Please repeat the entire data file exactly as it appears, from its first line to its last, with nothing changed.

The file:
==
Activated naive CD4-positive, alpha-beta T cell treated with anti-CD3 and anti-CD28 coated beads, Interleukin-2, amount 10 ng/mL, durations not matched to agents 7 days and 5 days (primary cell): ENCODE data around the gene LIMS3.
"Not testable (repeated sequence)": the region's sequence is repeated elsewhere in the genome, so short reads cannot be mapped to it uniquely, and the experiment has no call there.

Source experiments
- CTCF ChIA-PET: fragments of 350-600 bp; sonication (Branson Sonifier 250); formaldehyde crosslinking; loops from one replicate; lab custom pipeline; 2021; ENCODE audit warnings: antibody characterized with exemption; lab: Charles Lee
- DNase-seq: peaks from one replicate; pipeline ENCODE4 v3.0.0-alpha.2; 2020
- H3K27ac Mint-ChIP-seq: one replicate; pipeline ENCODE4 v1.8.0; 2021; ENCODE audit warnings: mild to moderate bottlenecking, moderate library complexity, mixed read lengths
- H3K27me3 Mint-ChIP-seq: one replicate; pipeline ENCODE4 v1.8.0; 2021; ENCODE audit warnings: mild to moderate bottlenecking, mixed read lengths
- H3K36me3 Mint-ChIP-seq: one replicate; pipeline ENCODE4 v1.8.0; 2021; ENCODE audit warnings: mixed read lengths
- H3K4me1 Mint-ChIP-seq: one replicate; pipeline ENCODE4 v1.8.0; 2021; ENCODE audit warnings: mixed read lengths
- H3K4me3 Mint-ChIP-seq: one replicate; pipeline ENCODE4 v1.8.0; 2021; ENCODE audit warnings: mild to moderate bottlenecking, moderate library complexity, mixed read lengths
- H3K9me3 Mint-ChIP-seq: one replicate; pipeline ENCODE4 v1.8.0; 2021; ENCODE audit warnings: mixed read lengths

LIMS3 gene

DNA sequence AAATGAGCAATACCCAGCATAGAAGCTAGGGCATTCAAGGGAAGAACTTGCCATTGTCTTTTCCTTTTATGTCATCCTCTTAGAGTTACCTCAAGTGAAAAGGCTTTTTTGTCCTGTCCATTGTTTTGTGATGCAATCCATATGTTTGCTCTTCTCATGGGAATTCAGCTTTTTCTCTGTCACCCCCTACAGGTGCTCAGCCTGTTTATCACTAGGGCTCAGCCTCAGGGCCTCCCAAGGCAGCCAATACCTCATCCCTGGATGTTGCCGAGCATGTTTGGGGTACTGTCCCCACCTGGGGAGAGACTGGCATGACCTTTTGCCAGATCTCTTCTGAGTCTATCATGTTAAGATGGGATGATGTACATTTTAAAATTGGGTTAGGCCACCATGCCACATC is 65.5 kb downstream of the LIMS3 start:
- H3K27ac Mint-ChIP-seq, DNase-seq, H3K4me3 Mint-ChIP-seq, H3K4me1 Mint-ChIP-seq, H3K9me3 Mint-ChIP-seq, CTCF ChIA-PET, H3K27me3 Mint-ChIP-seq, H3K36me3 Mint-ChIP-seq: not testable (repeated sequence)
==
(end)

Activated naive CD4-positive, alpha-beta T cell treated with anti-CD3 and anti-CD28 coated beads, Interleukin-2, amount 10 ng/mL, durations not matched to agents 7 days and 5 days (primary cell): ENCODE data around the gene LIMS3.
"Not testable (repeated sequence)": the region's sequence is repeated elsewhere in the genome, so short reads cannot be mapped to it uniquely, and the experiment has no call there.

Source experiments
- CTCF ChIA-PET: fragments of 350-600 bp; sonication (Branson Sonifier 250); formaldehyde crosslinking; loops from one replicate; lab custom pipeline; 2021; ENCODE audit warnings: antibody characterized with exemption; lab: Charles Lee
- DNase-seq: peaks from one replicate; pipeline ENCODE4 v3.0.0-alpha.2; 2020
- H3K27ac Mint-ChIP-seq: one replicate; pipeline ENCODE4 v1.8.0; 2021; ENCODE audit warnings: mild to moderate bottlenecking, moderate library complexity, mixed read lengths
- H3K27me3 Mint-ChIP-seq: one replicate; pipeline ENCODE4 v1.8.0; 2021; ENCODE audit warnings: mild to moderate bottlenecking, mixed read lengths
- H3K36me3 Mint-ChIP-seq: one replicate; pipeline ENCODE4 v1.8.0; 2021; ENCODE audit warnings: mixed read lengths
- H3K4me1 Mint-ChIP-seq: one replicate; pipeline ENCODE4 v1.8.0; 2021; ENCODE audit warnings: mixed read lengths
- H3K4me3 Mint-ChIP-seq: one replicate; pipeline ENCODE4 v1.8.0; 2021; ENCODE audit warnings: mild to moderate bottlenecking, moderate library complexity, mixed read lengths
- H3K9me3 Mint-ChIP-seq: one replicate; pipeline ENCODE4 v1.8.0; 2021; ENCODE audit warnings: mixed read lengths

LIMS3 gene

DNA sequence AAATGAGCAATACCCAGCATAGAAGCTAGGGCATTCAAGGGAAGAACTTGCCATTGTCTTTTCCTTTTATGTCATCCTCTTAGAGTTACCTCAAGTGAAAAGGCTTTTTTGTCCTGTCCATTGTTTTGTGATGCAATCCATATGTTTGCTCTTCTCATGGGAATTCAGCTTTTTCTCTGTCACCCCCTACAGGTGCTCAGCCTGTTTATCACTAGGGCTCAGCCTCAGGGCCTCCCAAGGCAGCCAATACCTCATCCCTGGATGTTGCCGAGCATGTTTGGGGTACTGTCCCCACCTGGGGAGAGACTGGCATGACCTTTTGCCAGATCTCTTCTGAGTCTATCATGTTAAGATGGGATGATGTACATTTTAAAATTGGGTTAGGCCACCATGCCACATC is 65.5 kb downstream of the LIMS3 start:
- H3K27ac Mint-ChIP-seq, DNase-seq, H3K4me3 Mint-ChIP-seq, H3K4me1 Mint-ChIP-seq, H3K9me3 Mint-ChIP-seq, CTCF ChIA-PET, H3K27me3 Mint-ChIP-seq, H3K36me3 Mint-ChIP-seq: not testable (repeated sequence)